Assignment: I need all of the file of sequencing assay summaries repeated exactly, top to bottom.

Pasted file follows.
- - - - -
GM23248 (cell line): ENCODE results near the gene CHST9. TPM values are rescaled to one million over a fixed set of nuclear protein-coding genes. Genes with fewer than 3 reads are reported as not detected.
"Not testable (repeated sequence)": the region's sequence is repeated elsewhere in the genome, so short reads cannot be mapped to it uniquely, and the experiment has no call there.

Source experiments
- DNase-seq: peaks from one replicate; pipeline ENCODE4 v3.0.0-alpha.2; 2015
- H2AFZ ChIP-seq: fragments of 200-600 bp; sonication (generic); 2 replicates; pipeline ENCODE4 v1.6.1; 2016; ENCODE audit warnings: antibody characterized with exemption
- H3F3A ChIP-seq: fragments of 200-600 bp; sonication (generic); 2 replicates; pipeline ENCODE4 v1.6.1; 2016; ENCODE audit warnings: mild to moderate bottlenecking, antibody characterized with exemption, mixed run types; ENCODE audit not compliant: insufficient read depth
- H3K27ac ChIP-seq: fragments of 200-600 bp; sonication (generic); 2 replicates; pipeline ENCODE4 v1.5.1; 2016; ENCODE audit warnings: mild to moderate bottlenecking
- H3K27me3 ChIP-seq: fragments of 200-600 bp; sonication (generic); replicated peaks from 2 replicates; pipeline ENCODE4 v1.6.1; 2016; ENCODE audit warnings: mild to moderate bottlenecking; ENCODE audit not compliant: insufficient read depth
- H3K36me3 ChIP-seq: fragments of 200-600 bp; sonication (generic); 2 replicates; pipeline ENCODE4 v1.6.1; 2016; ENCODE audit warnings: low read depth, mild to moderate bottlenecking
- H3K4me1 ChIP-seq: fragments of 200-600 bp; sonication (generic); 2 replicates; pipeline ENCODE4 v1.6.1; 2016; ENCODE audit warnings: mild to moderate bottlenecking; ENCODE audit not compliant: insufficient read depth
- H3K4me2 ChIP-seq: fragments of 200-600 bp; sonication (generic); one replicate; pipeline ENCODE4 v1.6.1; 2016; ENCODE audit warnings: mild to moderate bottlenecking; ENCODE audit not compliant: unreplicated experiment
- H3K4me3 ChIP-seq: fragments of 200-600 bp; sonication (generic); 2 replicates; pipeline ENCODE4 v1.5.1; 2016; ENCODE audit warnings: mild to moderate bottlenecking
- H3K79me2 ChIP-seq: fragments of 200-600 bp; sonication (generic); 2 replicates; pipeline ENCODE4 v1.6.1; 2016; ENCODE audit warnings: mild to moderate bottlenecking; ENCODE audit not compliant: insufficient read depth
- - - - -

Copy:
GM23248 (cell line): ENCODE results near the gene CHST9. TPM values are rescaled to one million over a fixed set of nuclear protein-coding genes. Genes with fewer than 3 reads are reported as not detected.
"Not testable (repeated sequence)": the region's sequence is repeated elsewhere in the genome, so short reads cannot be mapped to it uniquely, and the experiment has no call there.

Source experiments
- DNase-seq: peaks from one replicate; pipeline ENCODE4 v3.0.0-alpha.2; 2015
- H2AFZ ChIP-seq: fragments of 200-600 bp; sonication (generic); 2 replicates; pipeline ENCODE4 v1.6.1; 2016; ENCODE audit warnings: antibody characterized with exemption
- H3F3A ChIP-seq: fragments of 200-600 bp; sonication (generic); 2 replicates; pipeline ENCODE4 v1.6.1; 2016; ENCODE audit warnings: mild to moderate bottlenecking, antibody characterized with exemption, mixed run types; ENCODE audit not compliant: insufficient read depth
- H3K27ac ChIP-seq: fragments of 200-600 bp; sonication (generic); 2 replicates; pipeline ENCODE4 v1.5.1; 2016; ENCODE audit warnings: mild to moderate bottlenecking
- H3K27me3 ChIP-seq: fragments of 200-600 bp; sonication (generic); replicated peaks from 2 replicates; pipeline ENCODE4 v1.6.1; 2016; ENCODE audit warnings: mild to moderate bottlenecking; ENCODE audit not compliant: insufficient read depth
- H3K36me3 ChIP-seq: fragments of 200-600 bp; sonication (generic); 2 replicates; pipeline ENCODE4 v1.6.1; 2016; ENCODE audit warnings: low read depth, mild to moderate bottlenecking
- H3K4me1 ChIP-seq: fragments of 200-600 bp; sonication (generic); 2 replicates; pipeline ENCODE4 v1.6.1; 2016; ENCODE audit warnings: mild to moderate bottlenecking; ENCODE audit not compliant: insufficient read depth
- H3K4me2 ChIP-seq: fragments of 200-600 bp; sonication (generic); one replicate; pipeline ENCODE4 v1.6.1; 2016; ENCODE audit warnings: mild to moderate bottlenecking; ENCODE audit not compliant: unreplicated experiment
- H3K4me3 ChIP-seq: fragments of 200-600 bp; sonication (generic); 2 replicates; pipeline ENCODE4 v1.5.1; 2016; ENCODE audit warnings: mild to moderate bottlenecking
- H3K79me2 ChIP-seq: fragments of 200-600 bp; sonication (generic); 2 replicates; pipeline ENCODE4 v1.6.1; 2016; ENCODE audit warnings: mild to moderate bottlenecking; ENCODE audit not compliant: insufficient read depth